Which Linux to install on new laptop? Wanted: simple, straightforward interface
Question: I'm an art photographer who uses computers for simple photo editing (as in Photoshop) as well as the regular stuff like e-mail, Internet and word processing. I also use computers to archive my entire music collection (mp3) and listen to it. I've just purchased my first laptop (a Sony Vaio) and would like to give Linux a try (as the only OS installed). I'm interested in encrypting the whole thing (with something like TrueCrypt). Generally I want to save resources by using a simple, straightforward OS with no silly bells and whistles such as the ridiculous Windows Vista graphics. I want to spend as little time as possible having to program stuff and as much time as possible getting the task done. The OS should be self-explanatory and user-friendly, but it should also give me some control over how my computer is run. Which Linux version do you recommend?
Best Answers: Which Linux to install on new laptop? Wanted: simple, straightforward interface
Hi, I would suggest openSUSE, its the most polsihed, easiest to use, looks good and has better hardware support cause its got a newer kernel than most other distros which is important for new machines. openSUSE also has one of the best power management which is extremely important for laptops. You can use GIMP for photo editing but remember that no Windows programs will work. There is a windows compatibility program called Wine and I have heard it can make photoshop cs2 work though. openSUSE http://en.opensuse.org Screenshots http://en.opensuse.org/Screenshots/openSUSE_11.0 Other linux distros I would recommend, buy the Mandriva power pack if u want, its cool to. Mandriva http://www.mandriva.com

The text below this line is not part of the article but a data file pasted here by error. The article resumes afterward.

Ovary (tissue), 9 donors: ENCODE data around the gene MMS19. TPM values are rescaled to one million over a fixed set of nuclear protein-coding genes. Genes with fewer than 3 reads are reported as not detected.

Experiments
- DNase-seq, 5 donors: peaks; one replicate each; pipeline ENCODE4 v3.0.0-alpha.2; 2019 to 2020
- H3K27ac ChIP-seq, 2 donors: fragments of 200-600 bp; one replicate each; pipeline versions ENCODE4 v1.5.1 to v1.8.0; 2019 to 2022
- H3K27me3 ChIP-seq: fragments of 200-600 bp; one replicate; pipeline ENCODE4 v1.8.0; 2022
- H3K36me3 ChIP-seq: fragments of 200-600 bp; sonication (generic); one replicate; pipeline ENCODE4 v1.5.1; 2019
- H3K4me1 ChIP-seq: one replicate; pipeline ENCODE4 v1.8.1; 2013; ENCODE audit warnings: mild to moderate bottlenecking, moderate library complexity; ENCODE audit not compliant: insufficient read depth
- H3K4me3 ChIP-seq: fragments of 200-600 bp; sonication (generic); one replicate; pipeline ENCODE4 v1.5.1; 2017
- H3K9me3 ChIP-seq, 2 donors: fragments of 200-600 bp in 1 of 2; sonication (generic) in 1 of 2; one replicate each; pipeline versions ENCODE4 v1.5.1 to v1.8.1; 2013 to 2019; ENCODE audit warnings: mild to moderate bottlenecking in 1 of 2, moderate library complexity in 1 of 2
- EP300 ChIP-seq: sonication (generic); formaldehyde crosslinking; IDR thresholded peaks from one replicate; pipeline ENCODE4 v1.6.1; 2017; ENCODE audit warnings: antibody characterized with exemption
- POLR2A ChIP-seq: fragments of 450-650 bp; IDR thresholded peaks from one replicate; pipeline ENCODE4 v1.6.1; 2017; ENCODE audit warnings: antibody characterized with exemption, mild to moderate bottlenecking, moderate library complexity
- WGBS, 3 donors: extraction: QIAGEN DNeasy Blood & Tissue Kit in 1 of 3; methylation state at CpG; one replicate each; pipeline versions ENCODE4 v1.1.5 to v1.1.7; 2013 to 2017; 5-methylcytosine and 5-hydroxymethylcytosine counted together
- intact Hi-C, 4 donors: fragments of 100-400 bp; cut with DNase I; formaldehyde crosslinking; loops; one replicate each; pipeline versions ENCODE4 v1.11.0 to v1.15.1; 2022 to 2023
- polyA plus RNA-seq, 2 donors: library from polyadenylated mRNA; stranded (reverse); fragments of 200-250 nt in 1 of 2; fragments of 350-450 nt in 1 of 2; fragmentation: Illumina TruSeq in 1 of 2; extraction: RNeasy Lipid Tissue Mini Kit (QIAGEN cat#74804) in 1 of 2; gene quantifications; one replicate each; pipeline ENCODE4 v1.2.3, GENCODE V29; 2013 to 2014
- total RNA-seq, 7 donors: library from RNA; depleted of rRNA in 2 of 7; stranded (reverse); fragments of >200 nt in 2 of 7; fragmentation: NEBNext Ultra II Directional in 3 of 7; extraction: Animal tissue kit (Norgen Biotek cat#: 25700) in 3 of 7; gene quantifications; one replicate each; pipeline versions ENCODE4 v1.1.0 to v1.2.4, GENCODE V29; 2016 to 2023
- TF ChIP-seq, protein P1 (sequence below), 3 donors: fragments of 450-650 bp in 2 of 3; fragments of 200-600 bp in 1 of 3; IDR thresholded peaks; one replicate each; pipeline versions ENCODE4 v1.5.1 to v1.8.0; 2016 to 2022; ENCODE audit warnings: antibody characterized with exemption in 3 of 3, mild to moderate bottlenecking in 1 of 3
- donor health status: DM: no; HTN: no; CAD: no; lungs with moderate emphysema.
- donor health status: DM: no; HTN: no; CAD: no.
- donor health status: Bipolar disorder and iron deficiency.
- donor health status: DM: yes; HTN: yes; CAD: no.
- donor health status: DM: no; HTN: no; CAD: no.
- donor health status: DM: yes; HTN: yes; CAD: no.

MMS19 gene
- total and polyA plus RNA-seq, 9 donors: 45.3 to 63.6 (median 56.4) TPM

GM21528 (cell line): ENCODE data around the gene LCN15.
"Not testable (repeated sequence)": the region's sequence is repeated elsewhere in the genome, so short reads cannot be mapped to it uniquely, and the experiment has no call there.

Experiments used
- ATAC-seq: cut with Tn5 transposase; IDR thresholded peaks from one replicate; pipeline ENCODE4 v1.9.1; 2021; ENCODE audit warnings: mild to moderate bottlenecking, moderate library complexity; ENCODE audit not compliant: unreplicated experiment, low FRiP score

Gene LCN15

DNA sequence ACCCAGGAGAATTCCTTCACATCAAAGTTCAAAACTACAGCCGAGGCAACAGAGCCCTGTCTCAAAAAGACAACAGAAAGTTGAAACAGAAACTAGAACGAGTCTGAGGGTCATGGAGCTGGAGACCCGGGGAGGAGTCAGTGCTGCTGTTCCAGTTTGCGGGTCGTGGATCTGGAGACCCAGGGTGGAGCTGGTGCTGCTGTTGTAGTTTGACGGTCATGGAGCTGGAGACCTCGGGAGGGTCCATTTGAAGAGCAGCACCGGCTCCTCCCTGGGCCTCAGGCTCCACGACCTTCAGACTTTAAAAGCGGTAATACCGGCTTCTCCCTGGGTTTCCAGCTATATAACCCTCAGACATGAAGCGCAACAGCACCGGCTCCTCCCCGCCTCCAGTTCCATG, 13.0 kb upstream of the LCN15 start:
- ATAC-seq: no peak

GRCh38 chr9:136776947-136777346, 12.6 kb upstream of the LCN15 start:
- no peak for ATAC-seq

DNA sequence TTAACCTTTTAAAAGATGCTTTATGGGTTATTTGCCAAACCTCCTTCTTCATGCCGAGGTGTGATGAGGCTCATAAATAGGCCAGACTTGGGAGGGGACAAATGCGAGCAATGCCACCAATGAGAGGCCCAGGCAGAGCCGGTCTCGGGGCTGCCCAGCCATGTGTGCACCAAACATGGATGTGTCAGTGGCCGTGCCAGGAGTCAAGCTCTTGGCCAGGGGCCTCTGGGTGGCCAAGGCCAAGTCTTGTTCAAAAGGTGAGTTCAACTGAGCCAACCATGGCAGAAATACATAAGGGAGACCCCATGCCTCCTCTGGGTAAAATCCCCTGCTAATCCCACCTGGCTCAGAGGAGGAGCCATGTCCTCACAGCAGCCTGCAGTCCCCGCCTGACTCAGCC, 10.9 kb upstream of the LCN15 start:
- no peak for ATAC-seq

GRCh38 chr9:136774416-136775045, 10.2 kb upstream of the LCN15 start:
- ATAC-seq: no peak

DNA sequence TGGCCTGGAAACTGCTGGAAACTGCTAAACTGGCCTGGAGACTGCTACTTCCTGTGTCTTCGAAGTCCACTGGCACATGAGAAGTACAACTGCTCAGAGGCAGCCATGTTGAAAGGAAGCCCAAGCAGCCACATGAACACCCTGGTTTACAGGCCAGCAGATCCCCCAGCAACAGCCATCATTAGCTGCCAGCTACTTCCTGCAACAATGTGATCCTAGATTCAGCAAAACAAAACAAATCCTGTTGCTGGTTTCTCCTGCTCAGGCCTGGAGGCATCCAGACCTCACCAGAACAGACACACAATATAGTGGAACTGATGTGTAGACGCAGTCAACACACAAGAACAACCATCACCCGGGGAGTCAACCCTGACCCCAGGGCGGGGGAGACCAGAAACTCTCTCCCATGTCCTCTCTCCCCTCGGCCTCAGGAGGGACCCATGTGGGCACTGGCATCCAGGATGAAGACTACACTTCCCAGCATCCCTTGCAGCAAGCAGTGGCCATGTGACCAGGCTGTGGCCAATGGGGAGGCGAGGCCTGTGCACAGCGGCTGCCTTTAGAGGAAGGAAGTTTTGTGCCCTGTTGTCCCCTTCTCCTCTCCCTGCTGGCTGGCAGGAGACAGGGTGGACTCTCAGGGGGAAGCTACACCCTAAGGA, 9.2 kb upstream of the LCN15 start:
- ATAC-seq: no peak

Ummm. Can you explain a little more? It sounds like you want something like Visual Basic for Linux, but then you also said 'basic.' I typically just use a notepad type editor like KATE. KATE allows a split window view of the editor and the terminal for ease when swapping back and forth between compiling and editing. /shrug
I don't believe Linux and Laptops are a recommended combination, as the hardware is often not compatible with Linux due to the lack of drivers.
Assuming you already burned both Linux ISO files to CD / DVD, give Oracle's free Virtual Box a try: Download and install it, then, get the Vbox Installation Guide from there, too, for the 'slightly geeky' step by step instructions. Check out the Screen Shots, too. When both Distros are successfully installed, you will be able to run all 3 OSes at the same time. TIP: This also assumes your laptop's CPU supports Hardware Visualization, AND has at least 3 GB of System RAM. On W 7 + VBox, I'm running Linux Mint, 98Se, and XP, just for the fun of it. That's 4 OSes running at once.
I can recommend you Ubuntu, it is user friendly and has lots of software. You can check www.ubuntu.com for more info about the distribution.
by "kernel", i think you mean text login to command-line bash prompt. you can type "init 5" to start X. or if you want X to start automatically everytime you boot, edit /etc/inittab to change your default runlevel to 5: id:5:initdefault:
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